A third term Labour government.

    A recession.

    A mass billboard campaign paid for by the tax dodger.

    The supine BBC so scared to death that a Tory government will butcher them that there is no scrutiny of Dave. He gets told he’s “on a roll”, GB is asked personal questions about his health.

    The press in Dave’s pocket.

    BUT…..he can’t get into the 40% bracket in the polls. If Dave dosen’t get a majority, questions will be asked…..

  • Jude

    Too true, Alastair. The news blackouts are a scandal. Thank God for Twitter! I am getting most of my election info from there.

  • Ben G

    Agree about Gove. He has gone from voice of reason to vicious Tory Boy. His Today interview was like something out of Harry Enfield.

  • spooney

    AC – last night GB gave 55 reasons why people should vote for Labour. There is just one reason not to vote for change and for Cameron – because if you do it will all end in tears – and the grotesque chaos of a tory government.

  • olli issakainen

    Nick Clegg peaked too early. David Cameron peaked too early. Gordon Brown peaked at the right time with over 30% of the voters still undecided. Momentum is with Labour!
    Kevin Maguire of the Mirror wrote that Labour is in far better position than it could ever have hoped for a year ago.
    British government did not cause the global economic crisis. The Tories financialised the economy in the 1980s. They launched the neoliberal hegemony.
    Gordon Brown saved Britain and the world from depression. Had the Tories been in power during the recession, banks might have collapsed and people might have lost their savings.
    Debt was taken for a reason. The deficit is not high because of excessive spending.
    The 2010 general election is not about choosing between different variants of mangerialism. It is a big choice election. The choice is: recovery v. Tory risk and the welfare state v. Cameron´s “visionary” Big Society.
    Labour has sensible policies. Labour will get the recovery right and safeguard public services.
    Labour is the only choice. Labour has best values.
    Impartiality is over: vote Labour!

  • Patrick James

    Those Alf Garnett like Conservative party supporters that turn up at blog comments and forums on the ‘net do massive harm to the Conservative party I believe so I welcome them.

    Any floating voter that reads their posts, seeing their seething anger for the world, will immediately be put off voting for them.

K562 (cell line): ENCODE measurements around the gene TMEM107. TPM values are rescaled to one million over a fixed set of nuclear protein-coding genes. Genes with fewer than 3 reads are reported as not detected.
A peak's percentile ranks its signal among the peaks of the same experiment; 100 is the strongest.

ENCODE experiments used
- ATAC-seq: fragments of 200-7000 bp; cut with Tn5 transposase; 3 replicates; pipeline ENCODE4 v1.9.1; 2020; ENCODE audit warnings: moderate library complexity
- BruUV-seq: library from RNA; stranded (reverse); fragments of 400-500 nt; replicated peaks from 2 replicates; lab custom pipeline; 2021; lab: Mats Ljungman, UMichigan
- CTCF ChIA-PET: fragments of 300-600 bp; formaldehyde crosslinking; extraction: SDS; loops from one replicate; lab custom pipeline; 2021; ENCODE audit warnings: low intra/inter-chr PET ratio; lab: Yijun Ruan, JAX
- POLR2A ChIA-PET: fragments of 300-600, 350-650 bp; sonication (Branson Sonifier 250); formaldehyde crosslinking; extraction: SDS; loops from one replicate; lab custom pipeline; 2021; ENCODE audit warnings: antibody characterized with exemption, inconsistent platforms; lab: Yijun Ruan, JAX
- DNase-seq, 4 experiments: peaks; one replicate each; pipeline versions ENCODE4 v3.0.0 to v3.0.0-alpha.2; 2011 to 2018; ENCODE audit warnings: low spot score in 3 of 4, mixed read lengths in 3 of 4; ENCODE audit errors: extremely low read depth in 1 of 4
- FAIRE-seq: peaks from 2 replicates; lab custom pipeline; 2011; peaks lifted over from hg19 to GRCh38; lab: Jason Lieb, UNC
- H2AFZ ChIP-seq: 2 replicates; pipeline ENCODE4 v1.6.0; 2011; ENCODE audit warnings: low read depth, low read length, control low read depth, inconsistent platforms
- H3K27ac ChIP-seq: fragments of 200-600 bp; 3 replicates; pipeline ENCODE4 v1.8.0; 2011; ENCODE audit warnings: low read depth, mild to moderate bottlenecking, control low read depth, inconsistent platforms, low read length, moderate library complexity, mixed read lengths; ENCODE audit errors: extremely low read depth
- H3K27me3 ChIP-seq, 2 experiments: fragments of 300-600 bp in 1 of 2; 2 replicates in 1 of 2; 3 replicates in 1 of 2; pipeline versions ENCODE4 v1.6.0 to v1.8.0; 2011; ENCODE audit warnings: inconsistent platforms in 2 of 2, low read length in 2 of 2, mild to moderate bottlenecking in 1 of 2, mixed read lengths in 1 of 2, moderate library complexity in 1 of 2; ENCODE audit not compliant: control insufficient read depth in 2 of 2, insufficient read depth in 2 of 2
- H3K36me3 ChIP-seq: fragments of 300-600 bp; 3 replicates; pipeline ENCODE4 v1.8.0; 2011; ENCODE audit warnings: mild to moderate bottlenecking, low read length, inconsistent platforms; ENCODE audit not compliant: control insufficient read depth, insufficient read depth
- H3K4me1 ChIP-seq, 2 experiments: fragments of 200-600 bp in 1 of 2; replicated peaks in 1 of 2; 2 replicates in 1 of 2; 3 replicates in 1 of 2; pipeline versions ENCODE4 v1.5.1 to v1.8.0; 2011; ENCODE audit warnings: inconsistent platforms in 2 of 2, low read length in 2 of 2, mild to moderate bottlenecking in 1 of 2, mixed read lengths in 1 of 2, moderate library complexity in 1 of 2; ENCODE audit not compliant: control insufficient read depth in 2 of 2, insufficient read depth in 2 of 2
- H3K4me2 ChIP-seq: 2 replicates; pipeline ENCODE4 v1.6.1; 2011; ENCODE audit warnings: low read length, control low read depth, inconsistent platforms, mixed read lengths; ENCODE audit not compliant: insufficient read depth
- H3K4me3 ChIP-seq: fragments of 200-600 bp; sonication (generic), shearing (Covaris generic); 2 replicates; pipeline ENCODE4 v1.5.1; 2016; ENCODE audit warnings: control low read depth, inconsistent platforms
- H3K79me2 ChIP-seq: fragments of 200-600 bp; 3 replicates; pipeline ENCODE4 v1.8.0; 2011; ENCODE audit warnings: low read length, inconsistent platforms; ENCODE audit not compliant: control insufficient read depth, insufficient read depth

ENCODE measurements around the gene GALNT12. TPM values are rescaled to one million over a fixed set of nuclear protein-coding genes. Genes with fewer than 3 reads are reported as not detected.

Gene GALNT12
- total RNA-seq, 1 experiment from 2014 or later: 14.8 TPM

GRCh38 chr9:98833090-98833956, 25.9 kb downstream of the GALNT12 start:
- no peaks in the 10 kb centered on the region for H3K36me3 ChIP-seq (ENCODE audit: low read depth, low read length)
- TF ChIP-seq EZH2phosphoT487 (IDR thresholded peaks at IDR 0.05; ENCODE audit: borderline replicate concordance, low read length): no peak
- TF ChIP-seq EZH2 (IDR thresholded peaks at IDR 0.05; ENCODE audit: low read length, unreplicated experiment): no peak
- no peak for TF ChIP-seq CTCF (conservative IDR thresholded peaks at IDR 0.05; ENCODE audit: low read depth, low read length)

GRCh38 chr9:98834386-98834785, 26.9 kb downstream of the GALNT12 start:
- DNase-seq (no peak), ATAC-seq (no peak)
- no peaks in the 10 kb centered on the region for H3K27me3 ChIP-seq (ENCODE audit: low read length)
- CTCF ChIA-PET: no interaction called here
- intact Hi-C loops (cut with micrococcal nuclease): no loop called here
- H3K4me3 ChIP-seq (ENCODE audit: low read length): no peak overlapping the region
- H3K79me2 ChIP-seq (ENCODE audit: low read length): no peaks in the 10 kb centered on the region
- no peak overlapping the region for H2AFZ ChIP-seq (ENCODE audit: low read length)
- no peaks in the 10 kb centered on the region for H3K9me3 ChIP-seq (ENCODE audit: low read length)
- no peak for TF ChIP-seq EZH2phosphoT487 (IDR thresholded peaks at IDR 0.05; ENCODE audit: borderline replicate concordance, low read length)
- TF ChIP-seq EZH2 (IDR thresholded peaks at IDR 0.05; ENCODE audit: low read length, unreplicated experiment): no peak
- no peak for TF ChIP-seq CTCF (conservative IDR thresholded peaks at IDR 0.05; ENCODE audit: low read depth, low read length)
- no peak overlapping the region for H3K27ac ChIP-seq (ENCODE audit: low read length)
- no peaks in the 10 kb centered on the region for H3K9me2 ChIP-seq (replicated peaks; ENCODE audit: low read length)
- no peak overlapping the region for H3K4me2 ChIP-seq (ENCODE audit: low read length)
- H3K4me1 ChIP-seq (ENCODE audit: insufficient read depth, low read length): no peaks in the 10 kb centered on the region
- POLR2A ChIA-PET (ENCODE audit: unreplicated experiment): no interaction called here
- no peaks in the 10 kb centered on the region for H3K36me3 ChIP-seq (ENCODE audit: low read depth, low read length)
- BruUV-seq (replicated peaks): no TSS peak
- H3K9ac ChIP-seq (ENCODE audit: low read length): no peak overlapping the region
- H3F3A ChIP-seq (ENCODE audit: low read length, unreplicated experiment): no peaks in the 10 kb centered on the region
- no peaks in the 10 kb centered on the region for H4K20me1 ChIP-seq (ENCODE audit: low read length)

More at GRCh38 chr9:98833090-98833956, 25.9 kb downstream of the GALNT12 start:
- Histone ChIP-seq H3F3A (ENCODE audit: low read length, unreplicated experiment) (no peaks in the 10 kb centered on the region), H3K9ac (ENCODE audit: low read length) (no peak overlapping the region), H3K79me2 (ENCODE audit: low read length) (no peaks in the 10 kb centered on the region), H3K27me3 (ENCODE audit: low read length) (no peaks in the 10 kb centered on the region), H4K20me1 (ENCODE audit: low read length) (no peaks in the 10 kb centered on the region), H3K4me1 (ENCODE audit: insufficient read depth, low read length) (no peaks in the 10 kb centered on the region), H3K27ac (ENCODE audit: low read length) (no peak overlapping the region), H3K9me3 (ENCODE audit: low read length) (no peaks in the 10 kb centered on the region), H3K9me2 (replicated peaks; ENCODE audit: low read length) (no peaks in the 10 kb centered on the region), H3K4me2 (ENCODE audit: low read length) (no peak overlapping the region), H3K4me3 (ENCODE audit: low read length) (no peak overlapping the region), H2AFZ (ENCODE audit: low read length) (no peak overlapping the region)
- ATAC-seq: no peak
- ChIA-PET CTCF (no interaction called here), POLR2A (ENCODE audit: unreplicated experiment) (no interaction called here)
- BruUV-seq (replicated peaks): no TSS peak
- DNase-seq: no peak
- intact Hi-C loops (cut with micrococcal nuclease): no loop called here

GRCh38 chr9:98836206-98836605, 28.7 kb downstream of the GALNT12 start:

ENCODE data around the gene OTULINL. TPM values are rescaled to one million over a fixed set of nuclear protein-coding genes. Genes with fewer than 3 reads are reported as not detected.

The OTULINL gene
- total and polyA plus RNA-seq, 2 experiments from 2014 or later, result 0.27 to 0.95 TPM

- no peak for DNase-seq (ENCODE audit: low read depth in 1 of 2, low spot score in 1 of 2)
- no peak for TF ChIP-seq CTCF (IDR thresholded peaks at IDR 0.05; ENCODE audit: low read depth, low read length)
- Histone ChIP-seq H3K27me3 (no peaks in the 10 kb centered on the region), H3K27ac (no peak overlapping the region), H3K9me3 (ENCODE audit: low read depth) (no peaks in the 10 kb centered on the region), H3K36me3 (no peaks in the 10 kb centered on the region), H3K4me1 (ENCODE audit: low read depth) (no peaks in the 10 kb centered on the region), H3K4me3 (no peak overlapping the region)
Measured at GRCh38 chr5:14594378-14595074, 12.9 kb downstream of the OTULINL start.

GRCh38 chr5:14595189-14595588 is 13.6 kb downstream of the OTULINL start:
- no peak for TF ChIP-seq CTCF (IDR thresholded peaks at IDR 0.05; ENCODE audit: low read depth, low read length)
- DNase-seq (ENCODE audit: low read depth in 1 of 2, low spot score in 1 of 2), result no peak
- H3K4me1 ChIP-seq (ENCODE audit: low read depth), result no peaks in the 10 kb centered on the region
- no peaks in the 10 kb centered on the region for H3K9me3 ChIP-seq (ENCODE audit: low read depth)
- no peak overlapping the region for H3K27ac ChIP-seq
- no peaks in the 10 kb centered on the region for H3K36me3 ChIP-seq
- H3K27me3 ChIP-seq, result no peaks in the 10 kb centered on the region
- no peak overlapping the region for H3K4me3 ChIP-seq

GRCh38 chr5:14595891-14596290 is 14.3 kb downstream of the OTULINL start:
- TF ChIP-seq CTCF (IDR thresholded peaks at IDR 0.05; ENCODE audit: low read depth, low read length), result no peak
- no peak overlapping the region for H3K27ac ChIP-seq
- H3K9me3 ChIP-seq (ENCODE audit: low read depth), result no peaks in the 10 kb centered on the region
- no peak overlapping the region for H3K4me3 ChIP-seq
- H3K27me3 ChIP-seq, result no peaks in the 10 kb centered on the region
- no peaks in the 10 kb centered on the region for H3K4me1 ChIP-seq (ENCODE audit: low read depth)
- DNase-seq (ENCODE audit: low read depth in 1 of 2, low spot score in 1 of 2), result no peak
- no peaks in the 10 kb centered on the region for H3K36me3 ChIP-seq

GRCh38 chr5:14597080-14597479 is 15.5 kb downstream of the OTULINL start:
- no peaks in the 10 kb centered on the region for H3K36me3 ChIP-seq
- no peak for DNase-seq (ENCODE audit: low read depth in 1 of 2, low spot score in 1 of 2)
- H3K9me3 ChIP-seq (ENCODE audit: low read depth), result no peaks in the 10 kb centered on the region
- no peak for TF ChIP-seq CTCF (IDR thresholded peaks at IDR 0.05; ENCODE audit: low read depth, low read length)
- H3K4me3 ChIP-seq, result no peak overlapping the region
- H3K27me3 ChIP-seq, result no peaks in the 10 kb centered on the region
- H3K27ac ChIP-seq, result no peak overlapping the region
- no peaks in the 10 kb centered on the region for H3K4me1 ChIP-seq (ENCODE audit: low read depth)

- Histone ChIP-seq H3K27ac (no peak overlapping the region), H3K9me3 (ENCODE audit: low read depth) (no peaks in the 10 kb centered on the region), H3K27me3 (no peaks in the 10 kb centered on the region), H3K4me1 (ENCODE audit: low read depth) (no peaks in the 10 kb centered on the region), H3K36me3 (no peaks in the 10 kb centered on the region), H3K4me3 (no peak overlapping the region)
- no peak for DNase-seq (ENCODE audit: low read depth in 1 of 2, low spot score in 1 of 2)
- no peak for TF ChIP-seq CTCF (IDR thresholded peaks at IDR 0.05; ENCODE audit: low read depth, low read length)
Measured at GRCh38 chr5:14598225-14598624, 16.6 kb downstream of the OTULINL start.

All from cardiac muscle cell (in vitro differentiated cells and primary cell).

One of the Alf Garnett’s that posts here tracked down an email address for me on the web and sent an email criticising me for my saying that I’m gay. That shows you what kind of people they are 🙂

    I immediately created a rule in my email client to delete all emails from my email account.

    I grew up in Northern Ireland so I am used to homophobic stuff and when I see it I just laugh 🙂

  • Peter

    I’ve just heard the Cameron PM interview and he comes across as an absolute shambles. At one point he claims “all shadow cabinet members are de facto community leaders” before correcting himself “I’ll try that again…” It reminds me of the Prescott Breakfast TV interview he didn’t realise was live, just not as funny.

  • Simon Ellis

    We need to see more of Tony Blair! He is a great vote winner! Gee, can we get his pal Georgie Bush to come along and say howdy folks too. Yo!

  • Mark Wright

    For all GB’s faults the one thing I have learnt during this campaign more than anything…is that he really means it.

    I believe him when he says he’s not interested in making money at such time as he steps down. I believe him when he says he’s driven by his passion for social justice. I believe him because when he stumbles he just gets up and carries on fighting. We need someone like that right now running our country.

    And if he is no longer Prime Minister after this election it may only be in the fullness of time that we as a nation realise what we had. We’ll look back not in a year’s time, or maybe not even 2, but as we work our way through the challenges we as a nation face in this new decade one thing will become apparent…we needed him.

    Wouldn’t it be good if we all realised this now?

  • Kathy